In theory, people support the presence of trainees for medical procedures. But when it comes to personal practice … not so much.
So says a study in the Archives of Surgery, which examined patient perceptions and willingness to participate in resident education. More than 8 in 10 patients consented to having an intern participate in their surgical procedure, and more than 9 in 10 consented to the presence of a resident. But when presented with a real situation of trainee participation, not even 1 in 5 said OK.
More than half of the survey respondents said that knowing that their operation was a trainee’s first would affect their consent negatively.
As explained on MedPage Today, in the 1980s surgeons thwarted proposed legislation to mandate “informed consent” when trainees were involved in a patient’s procedure. The docs had argued that such patient consent referred only to the “responsible” surgeon who provides supervision and oversight. Today, the study’s researchers noted, it’s still common practice not to inform patients of trainee participation.
In an accompanying commentary to the study, Ali Salim, M.D., wrote “”As part of [the informed consent] discussion, it seems obvious that patients would want the extent of involvement of surgical trainees during a surgical procedure to be disclosed, but current ethical and legal requirements for informed consent for care by trainees have not been well elucidated.”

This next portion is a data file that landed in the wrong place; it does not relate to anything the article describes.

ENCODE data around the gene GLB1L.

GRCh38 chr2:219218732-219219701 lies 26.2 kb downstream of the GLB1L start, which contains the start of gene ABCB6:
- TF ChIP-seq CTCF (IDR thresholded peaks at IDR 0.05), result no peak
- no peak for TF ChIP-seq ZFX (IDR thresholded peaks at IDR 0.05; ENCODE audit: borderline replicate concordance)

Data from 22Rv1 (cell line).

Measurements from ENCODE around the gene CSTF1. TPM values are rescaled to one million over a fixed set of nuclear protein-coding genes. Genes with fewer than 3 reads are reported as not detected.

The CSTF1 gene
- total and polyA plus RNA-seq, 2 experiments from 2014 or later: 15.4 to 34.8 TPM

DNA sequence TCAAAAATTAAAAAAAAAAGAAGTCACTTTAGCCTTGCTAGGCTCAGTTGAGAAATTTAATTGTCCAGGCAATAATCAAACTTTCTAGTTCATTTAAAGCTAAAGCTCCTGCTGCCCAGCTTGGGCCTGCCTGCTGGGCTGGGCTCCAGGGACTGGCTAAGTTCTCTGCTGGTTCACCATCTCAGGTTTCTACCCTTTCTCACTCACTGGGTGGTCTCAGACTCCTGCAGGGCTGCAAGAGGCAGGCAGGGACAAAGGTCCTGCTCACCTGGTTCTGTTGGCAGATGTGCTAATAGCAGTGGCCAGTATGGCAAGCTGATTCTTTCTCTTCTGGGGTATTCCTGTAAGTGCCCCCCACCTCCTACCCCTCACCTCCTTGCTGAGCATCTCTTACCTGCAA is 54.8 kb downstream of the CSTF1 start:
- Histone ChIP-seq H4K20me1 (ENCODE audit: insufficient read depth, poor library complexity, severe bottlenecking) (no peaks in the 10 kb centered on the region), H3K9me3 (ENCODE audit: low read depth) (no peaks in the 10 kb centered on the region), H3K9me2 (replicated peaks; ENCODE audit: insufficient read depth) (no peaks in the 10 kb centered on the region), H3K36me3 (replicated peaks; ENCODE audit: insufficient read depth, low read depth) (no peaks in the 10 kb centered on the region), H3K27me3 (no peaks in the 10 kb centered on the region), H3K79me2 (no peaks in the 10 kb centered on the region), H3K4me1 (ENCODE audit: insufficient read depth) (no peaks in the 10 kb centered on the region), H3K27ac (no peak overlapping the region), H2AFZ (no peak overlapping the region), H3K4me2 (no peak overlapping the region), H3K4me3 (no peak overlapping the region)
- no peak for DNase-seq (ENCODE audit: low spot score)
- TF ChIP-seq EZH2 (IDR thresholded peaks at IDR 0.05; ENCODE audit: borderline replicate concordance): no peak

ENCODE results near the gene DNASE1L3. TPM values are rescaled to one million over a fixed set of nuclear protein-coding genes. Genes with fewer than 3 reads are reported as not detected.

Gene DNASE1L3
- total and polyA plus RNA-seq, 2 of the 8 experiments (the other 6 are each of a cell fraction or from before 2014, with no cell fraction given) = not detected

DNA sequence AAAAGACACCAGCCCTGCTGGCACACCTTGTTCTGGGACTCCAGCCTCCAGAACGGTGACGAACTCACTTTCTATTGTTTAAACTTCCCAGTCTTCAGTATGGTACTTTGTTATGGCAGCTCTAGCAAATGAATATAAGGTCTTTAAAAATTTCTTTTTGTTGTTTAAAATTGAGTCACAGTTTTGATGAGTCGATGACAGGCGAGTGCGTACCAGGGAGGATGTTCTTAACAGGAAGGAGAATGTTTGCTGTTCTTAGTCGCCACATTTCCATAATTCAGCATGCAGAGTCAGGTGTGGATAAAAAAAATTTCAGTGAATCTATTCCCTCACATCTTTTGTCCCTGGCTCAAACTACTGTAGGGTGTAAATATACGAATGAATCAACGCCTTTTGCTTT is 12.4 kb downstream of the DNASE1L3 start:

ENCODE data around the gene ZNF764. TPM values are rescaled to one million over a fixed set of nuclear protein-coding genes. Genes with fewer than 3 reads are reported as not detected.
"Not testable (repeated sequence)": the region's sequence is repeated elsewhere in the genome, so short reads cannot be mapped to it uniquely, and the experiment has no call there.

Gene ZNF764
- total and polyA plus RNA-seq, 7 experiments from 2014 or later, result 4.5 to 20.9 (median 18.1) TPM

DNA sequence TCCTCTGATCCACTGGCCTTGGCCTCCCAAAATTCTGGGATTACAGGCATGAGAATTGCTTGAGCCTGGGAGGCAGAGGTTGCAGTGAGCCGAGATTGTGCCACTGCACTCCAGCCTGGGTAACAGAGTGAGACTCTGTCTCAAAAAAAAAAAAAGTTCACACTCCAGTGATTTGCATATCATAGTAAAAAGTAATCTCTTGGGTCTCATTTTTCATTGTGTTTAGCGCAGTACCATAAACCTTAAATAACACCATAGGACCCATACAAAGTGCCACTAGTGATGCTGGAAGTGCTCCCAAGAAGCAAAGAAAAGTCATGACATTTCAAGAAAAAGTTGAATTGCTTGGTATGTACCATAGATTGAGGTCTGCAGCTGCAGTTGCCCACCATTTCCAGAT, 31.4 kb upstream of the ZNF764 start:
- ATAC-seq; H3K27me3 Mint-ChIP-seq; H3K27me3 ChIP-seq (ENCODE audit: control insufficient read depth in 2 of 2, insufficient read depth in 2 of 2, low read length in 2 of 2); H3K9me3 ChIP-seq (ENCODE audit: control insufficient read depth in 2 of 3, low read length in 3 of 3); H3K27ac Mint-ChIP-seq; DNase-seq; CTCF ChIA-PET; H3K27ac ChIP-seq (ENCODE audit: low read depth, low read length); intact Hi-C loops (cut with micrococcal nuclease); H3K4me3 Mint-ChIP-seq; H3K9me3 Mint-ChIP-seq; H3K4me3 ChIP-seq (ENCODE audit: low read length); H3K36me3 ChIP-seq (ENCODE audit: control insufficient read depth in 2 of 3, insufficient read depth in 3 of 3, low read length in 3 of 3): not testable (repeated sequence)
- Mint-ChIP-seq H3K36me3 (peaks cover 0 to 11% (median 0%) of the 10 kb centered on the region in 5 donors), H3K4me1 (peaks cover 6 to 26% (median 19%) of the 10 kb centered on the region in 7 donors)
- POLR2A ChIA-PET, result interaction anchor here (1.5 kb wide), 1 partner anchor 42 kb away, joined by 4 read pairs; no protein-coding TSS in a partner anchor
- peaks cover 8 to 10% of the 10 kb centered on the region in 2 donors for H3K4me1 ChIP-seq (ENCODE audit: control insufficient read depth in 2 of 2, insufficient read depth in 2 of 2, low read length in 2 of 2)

“To my knowledge,” Salim wrote, “no specific requirement or guidance exists regarding disclosure of the extent of participation of surgical trainees.”
If that just seems wrong, the writers concur that full disclosure of trainee participation would affect their education negatively, because patients might refuse permission for them to participate in their care. More than 8 in 10 survey respondents indicated they wanted to be informed about trainee participation.
So here’s the quandary: Medical students can’t learn how to be good doctors without hands-on training, and although patients understand that, they don’t want to be the individual guinea pigs. The authors suggested that patients should be better educated about the nature of a teaching hospital and the benefits for patients to have trainees participating in procedures. But they remain wary about full, mandatory informed consent.
“We believe that broad calls for routine mandated disclosure should be carefully planned and analyzed prior to implementation to avoid any adverse effects on surgical training,” they concluded.